مقاله انگلیسی رایگان در مورد رهبری اخلاقی و موفقیت کارکنان – الزویر 2018

 

مشخصات مقاله
انتشار مقاله سال 2018
تعداد صفحات مقاله انگلیسی 14 صفحه
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نوع مقاله ISI
عنوان انگلیسی مقاله Ethical leadership and employee success: Examining the roles of psychological empowerment and emotional exhaustion
ترجمه عنوان مقاله رهبری اخلاقی و موفقیت کارکنان: بررسی نقش توانمندی روانشناختی و خستگی عاطفی
فرمت مقاله انگلیسی  PDF
رشته های مرتبط مدیریت
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مجله فصلنامه رهبری – The Leadership Quarterly
دانشگاه Miami University – Farmer School of Business – United States
کلمات کلیدی رهبری اخلاقی، خستگی عاطفی، توانمندسازی روانشناختی، پتانسیل موفقیت کارمند، راندمان فعالیت
کلمات کلیدی انگلیسی Ethical leadership, Emotional exhaustion, Psychological empowerment, Employee success potential, Task performance
کد محصول E7351
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Introduction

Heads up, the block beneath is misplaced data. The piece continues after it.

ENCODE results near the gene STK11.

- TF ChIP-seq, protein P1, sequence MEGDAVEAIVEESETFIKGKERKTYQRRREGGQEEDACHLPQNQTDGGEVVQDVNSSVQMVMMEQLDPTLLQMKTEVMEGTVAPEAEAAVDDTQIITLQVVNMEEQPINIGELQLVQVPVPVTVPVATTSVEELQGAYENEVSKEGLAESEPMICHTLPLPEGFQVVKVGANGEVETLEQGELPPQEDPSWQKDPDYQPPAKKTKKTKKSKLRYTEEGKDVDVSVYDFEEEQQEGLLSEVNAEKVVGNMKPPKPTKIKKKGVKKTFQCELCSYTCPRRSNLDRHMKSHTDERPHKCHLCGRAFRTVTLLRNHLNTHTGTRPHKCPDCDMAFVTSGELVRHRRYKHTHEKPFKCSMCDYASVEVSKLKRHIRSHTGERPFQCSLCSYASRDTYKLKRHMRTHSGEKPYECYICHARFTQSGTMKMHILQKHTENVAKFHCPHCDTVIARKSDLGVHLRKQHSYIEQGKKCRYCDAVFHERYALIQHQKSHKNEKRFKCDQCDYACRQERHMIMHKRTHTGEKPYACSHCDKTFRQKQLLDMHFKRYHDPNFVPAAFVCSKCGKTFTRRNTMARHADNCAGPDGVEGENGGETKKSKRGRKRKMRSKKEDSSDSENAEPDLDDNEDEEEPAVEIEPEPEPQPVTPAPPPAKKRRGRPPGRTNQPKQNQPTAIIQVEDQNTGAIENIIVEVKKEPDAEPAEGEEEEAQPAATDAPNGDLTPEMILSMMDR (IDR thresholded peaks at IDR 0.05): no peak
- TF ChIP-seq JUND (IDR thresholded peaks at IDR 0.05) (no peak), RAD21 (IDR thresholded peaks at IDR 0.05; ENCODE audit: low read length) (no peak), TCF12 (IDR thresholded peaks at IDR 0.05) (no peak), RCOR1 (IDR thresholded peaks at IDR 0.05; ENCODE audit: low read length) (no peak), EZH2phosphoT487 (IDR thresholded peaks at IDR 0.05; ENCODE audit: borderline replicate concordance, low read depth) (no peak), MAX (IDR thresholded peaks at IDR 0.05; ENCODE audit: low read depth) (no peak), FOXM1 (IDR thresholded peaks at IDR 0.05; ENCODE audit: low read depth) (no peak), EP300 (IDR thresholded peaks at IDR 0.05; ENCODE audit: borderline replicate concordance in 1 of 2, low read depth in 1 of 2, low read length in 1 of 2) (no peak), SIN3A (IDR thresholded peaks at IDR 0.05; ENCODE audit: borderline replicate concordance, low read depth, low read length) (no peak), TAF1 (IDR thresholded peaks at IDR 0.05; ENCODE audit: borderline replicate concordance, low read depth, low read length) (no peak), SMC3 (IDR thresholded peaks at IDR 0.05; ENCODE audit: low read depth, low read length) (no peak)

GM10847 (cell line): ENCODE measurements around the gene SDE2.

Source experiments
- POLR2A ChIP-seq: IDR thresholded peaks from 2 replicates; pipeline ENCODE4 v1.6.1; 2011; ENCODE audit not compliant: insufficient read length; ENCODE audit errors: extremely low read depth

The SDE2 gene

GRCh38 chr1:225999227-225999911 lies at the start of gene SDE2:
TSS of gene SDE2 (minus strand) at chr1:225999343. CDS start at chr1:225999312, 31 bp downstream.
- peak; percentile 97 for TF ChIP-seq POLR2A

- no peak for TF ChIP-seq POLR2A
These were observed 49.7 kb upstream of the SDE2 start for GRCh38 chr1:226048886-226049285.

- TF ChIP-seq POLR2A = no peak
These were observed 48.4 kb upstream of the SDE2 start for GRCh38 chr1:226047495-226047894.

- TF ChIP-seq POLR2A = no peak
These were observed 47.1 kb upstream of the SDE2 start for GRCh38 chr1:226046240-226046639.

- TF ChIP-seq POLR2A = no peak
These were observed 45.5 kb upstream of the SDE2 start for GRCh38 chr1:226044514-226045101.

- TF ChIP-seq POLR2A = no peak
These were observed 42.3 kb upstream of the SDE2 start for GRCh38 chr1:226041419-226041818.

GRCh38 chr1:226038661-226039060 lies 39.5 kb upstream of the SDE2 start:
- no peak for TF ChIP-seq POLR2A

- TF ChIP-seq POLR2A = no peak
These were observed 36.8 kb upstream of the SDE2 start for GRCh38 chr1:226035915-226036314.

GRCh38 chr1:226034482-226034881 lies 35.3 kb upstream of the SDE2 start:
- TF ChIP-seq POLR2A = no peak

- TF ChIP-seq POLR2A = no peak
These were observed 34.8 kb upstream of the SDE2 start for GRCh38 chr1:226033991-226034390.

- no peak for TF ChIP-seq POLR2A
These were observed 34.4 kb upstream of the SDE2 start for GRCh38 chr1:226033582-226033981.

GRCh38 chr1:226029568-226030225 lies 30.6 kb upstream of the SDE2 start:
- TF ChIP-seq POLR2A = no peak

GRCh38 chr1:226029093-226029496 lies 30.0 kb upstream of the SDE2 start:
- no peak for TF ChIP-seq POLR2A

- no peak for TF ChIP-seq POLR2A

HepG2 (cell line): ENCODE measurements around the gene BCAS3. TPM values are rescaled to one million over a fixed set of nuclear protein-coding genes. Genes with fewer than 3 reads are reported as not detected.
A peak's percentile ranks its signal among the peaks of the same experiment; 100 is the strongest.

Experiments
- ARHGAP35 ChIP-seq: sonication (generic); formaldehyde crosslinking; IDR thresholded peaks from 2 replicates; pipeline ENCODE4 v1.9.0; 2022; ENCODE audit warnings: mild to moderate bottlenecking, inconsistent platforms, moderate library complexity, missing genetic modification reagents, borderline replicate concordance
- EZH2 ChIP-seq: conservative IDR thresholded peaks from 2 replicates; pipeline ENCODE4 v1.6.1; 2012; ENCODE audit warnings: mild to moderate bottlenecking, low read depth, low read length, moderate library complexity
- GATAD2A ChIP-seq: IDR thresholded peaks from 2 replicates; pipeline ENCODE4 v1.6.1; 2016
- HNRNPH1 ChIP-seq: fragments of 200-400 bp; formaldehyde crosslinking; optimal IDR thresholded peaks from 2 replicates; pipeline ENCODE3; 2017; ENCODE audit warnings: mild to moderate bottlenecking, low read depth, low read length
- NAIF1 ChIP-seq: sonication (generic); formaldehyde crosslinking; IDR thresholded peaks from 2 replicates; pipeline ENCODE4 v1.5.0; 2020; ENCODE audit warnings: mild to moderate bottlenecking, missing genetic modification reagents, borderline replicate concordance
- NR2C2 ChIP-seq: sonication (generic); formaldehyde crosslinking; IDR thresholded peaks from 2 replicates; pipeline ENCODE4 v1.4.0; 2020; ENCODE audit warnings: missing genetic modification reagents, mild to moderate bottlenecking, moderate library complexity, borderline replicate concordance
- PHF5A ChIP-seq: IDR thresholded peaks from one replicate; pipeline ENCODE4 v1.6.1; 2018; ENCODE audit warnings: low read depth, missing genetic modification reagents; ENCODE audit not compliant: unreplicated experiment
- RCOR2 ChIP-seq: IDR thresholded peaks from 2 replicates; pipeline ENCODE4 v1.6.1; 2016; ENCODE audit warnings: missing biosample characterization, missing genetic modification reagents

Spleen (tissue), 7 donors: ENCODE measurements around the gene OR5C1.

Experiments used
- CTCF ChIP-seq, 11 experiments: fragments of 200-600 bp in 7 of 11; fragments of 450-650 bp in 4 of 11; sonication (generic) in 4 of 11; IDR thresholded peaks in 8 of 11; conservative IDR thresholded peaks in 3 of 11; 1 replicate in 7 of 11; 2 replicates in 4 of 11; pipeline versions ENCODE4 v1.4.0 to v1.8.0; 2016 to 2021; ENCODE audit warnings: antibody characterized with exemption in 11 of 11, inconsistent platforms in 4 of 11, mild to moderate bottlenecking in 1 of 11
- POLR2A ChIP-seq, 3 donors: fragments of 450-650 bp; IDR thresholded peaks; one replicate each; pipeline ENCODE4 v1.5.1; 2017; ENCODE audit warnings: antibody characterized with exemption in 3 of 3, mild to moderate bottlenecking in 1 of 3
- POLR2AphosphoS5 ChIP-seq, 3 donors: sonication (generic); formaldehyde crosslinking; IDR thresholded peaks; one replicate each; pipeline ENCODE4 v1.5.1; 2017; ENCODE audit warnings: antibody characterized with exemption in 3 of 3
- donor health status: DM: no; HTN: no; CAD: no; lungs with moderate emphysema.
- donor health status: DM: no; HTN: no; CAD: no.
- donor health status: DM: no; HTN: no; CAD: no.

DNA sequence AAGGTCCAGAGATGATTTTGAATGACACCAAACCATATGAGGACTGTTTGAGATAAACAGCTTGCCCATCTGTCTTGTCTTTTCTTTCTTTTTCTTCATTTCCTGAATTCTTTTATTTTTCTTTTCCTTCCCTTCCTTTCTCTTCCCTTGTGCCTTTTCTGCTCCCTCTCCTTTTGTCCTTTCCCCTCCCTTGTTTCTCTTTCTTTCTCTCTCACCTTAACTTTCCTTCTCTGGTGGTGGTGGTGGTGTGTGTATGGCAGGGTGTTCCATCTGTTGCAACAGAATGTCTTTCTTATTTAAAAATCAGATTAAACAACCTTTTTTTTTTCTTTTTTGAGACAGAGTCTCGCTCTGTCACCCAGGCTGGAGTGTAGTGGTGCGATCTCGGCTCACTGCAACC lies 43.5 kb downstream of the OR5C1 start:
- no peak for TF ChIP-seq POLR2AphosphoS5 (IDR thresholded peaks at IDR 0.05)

For decades, management researchers have argued that organizational leaders promote a competitive advantage for their organizations by not only managing financial performance, but also by instilling ethical principles into the workplace (Barnard, 1938; Baumhart, 1961; Hitt & Ireland, 1999; Mautz & Sharaf, 1961). However, in an era demanding immediate financial returns (Knights & O’Leary, 2006), there are a remarkable number of high profile cases that demonstrate a “profit at any cost” mentality whereby leading ethically is of secondary concern to leading profitably (Greenbaum, Mawritz, & Eissa, 2012; Wolfe, 1988). In contrast to this mentality, Brown and colleagues proposed that ethical leadership, defined as “the demonstration of normatively appropriate conduct through personal actions and interpersonal relationships, and the promotion of such conduct to followers through two-way communication, reinforcement, and decision-making” (Brown, Treviño, & Harrison, 2005; p. 120), is an integrity-based, transactional approach to leadership that not only promotes ethical accountability, but also motivates employees to engage in behaviors that drive long-term organizational success (Brown et al., 2005; Brown & Treviño, 2006). Despite the notion that ethical leaders model behaviors that are valued in the organization and champion the interests of their employees, extant research on the linkages with employee success has primarily focused on current in-role performance (i.e., completing assigned duties: Williams & Anderson, 1991) (e.g., Piccolo, Greenbaum, Hartog, & Folger, 2010; Walumbwa et al., 2011), ignoring the employee’s potential to achieve future success. This oversight is important as ethical leaders are thought to take a genuine interest in the potential of their employees (Kalshoven, Den Hartog, & De Hoogh, 2011). Likewise, their integrity-based, transactional approach to leadership encourages employees to be responsible stewards of the organization who consider the longer-term implications of how they conduct business, not just the bottom-line results of their efforts (Brown & Treviño, 2006; Den Hartog, 2015; Thomas, Schermerhorn, & Dienhart, 2004). Therefore, in the current study we examine employee success not only through the lens of current in-role performance but also future success potential. Prior studies have illustrated that employee motivation in the form of perceived meaning and task significance, self-efficacy, identification, effort, and initiative play a role in understanding the performance-related effects of ethical leaders (Den Hartog, 2015; Den Hartog & Belschak, 2012a; Piccolo et al., 2010; Walumbwa et al., 2011). However, these mechanisms provide a narrow perspective on the motivational effects of ethical leaders by focusing on specific cognitions targeted at the employee’s current role. In contrast, by encompassing cognitions regarding personal competence, determination, and the meaning and impact of work (Spreitzer, 1995; Thomas & Velthouse, 1990), psychological empowerment is an integrative, active-oriented form of motivation that is a key driver of employees’ immediate success and longer-term impact (Maynard, Gilson, & Mathieu, 2012; Seibert, Wang, & Courtright, 2011; Zhang & Bartol, 2010). As explained by Spreitzer (1995), psychological empowerment entails “an active, rather than a passive, orientation to a work role…an orientation in which an individual wishes and feels able to shape his or her work role and context” (p. 1444). Therefore, the first aim of the current study is to examine the role of psychological empowerment as a comprehensive motivational mechanism linking ethical leadership with employee inrole performance and future success.